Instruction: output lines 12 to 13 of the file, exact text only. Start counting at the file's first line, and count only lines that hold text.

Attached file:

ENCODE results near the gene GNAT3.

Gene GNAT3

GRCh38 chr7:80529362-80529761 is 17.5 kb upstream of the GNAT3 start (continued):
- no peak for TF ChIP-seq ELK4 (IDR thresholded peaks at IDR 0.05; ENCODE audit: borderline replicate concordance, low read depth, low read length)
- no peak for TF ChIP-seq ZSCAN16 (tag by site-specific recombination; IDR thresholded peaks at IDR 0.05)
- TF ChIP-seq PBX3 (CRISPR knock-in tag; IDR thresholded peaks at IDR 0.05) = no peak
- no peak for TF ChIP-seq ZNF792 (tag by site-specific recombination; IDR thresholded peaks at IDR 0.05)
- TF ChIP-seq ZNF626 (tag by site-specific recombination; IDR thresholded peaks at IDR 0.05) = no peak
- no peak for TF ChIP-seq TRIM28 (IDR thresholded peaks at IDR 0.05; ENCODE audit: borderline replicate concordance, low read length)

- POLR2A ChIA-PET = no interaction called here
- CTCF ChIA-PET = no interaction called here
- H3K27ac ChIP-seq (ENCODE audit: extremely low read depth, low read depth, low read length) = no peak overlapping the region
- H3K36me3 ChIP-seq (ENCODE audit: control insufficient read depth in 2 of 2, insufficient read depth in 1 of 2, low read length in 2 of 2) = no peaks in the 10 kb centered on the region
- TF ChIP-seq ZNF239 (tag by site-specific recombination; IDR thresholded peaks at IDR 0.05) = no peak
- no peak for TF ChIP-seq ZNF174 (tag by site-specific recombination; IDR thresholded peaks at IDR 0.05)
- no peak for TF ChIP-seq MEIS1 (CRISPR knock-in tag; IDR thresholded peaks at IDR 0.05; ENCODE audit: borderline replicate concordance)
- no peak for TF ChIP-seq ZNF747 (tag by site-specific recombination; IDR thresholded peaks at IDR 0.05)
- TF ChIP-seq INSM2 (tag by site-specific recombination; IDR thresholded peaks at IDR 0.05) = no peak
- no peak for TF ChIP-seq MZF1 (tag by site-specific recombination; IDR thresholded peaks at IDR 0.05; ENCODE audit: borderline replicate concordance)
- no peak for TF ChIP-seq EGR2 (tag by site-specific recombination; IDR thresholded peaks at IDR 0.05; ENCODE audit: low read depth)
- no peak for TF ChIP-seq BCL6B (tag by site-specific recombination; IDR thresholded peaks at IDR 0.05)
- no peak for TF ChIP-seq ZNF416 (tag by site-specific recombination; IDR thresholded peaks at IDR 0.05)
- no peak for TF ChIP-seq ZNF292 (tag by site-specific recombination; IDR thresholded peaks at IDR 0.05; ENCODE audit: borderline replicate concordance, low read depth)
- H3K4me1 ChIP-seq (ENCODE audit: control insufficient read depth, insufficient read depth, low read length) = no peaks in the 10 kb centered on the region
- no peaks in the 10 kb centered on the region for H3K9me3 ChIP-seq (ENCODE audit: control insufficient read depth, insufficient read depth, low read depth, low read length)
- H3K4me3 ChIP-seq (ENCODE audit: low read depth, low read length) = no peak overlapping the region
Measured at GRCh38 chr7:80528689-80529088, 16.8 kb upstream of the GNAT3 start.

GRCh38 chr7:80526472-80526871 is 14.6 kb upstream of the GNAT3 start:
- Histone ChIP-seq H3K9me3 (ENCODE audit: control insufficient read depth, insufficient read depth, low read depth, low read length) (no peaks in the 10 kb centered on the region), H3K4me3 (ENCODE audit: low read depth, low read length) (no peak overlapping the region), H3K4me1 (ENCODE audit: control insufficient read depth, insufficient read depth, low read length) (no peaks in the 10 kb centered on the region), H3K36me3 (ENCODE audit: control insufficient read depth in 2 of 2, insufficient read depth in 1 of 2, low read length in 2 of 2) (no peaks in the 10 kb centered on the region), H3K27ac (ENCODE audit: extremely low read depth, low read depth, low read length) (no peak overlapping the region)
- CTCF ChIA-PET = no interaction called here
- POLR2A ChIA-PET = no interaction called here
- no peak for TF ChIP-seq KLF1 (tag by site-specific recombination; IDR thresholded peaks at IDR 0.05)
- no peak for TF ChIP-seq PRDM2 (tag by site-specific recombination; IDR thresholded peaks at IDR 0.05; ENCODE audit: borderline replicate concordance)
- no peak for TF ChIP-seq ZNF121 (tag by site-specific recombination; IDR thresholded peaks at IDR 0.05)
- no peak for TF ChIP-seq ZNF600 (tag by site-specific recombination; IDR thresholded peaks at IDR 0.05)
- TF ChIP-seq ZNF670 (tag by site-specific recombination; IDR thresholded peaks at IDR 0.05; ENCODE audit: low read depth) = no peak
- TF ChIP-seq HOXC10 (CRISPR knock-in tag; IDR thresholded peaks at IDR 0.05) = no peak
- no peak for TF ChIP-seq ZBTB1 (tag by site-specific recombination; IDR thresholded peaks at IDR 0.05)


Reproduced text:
- H3K27ac ChIP-seq (ENCODE audit: extremely low read depth, low read depth, low read length) = no peak overlapping the region
- H3K36me3 ChIP-seq (ENCODE audit: control insufficient read depth in 2 of 2, insufficient read depth in 1 of 2, low read length in 2 of 2) = no peaks in the 10 kb centered on the region